CBS celebrated California Gov. Arnold Schwarzenegger’s plan to force 25 percent cuts in “greenhouse gas” emissions by the year 2020, painting the regulations as a sensible way to grow the economy and protect the environment. But reporter John Blackstone dismissed or ignored objections to the plan, including the charge that it does nothing to actually reduce greenhouse emissions.
“Going its own way on global warming, America’s most populated state intends to roll back its greenhouse gas emissions to the level they were in 1990,” correspondent John Blackstone began his August 31 “Evening News” story, painting the Golden State chief executive as a hero who stands up to Washington, in favor of big government.
“California’s Republican governor Arnold Schwarzenegger gave up waiting for the federal government to act,” he added before showing the former movie star telling rally attendees that his plan would “simultaneously protect the environment” while business would “boom.”
To bolster Schwarzenegger’s point, Blackstone dismissed criticism from the oil refining industry that it would “drive business and jobs out of the state” by pointing to “unlikely supporters” of the governor’s plan like Peter Darbee of Pacific Gas & Electric.
Darbee likes the plan, said Blackstone, because “companies will be able to buy and sell the right to pollute. Those that reduce emissions more than required can sell what’s called a credit to companies that haven’t reduced emissions enough.”
In other words, “let the market handle it,” Blackstone asked Darbee. “Exactly right,” Darbee answered.
But the so-called market-based solution is just more regulation on private industry that will not actually reduce emissions into the atmosphere, the Competitive Enterprise Institute’s Myron Ebell points out.
“The utilities signed on to it because they have a way out and in fact they may benefit because they produce everything out-of-state,” Ebell, the director of energy policy for the Washington, D.C.-based think tank, told the Business & Media Institute.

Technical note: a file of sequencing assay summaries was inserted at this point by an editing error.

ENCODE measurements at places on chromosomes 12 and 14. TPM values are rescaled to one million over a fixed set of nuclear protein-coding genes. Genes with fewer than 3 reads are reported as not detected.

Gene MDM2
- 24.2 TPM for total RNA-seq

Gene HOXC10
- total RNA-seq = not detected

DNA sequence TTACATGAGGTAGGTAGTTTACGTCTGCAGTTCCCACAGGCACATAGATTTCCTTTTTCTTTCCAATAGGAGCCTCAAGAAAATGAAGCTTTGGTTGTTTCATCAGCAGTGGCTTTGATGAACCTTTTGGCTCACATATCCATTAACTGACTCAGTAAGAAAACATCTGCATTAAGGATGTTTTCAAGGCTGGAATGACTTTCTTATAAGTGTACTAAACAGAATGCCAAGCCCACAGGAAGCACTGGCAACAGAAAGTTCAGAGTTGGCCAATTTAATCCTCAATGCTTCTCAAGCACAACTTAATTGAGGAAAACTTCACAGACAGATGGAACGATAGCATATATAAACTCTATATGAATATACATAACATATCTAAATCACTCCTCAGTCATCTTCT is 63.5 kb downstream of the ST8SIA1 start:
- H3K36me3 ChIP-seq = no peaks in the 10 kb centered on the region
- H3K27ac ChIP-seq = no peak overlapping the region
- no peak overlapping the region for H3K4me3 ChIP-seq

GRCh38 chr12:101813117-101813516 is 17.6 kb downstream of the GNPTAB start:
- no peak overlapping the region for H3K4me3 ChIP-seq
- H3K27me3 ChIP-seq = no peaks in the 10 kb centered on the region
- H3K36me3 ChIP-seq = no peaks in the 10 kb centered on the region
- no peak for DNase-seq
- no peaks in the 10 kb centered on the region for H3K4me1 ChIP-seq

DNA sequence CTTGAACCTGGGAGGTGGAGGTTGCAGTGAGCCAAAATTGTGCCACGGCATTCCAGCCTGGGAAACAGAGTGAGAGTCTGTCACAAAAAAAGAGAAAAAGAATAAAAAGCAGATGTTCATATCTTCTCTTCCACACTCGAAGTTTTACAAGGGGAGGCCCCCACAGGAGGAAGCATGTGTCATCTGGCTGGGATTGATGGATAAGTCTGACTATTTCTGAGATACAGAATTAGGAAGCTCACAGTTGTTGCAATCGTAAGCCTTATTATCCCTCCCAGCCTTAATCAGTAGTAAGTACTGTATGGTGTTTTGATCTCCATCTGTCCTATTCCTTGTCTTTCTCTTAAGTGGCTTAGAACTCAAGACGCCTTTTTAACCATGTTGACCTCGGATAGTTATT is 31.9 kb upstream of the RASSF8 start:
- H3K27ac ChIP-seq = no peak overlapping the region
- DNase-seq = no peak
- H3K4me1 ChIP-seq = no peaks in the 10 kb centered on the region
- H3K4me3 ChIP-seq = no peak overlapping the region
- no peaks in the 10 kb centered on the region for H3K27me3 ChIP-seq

As such, Ebell told BMI, buying energy produced out-of-state would only curb emissions created in-state, but those “greenhouse gases” would just be produced outside California as the state shifted away from energy production while growing its energy consumption.
“[I]t seems that the loophole is that the utilities can get all their additional power from out of state,” Ebell noted, adding that “ if that’s the case, the utilities have a huge source of credits that they can sell, and they can just buy all their power from out of state.”
In other words, Darbee’s company has a lot to benefit from the newly signed legislation. Conversely, oil refineries, which generate emissions in-state, would likely need to buy credits to conform to new regulations.
Concluded Ebell, “It’s a nutty thing that they’ve done, and it’s going to have a lot of costs” passed on to the consumer.
Aside from skipping any detractors of the regulatory scheme, Blackstone left out any global warming critics, perhaps because CBS has all but officially declared global warming an undisputed fact.
As the Business & Media Institute reported last month, during an extended national heat wave, Blackstone’s colleague Bob Orr excluded any opposing view on his July 31 “Evening News” story on climate change.
“[Pew Center on Global Climate Change’s Jay] Gulledge says there’s no longer any serious debate” over global warming, Orr insisted then. Yet BMI pointed to two climatologists who disagree, including University of Alabama climatologist John Christy.
“Weather extremes occur somewhere all the time,” Christy noted, including “the coldest November and December in 106 years” at the end of 2000, an event that “does not prove U.S. or global cooling.”
CBS also failed to note that the huge cuts planned by California still fall short of the left-wing goal of meeting the Kyoto treaty guidelines. That pact would mandate cuts 7 percent below 1990 levels.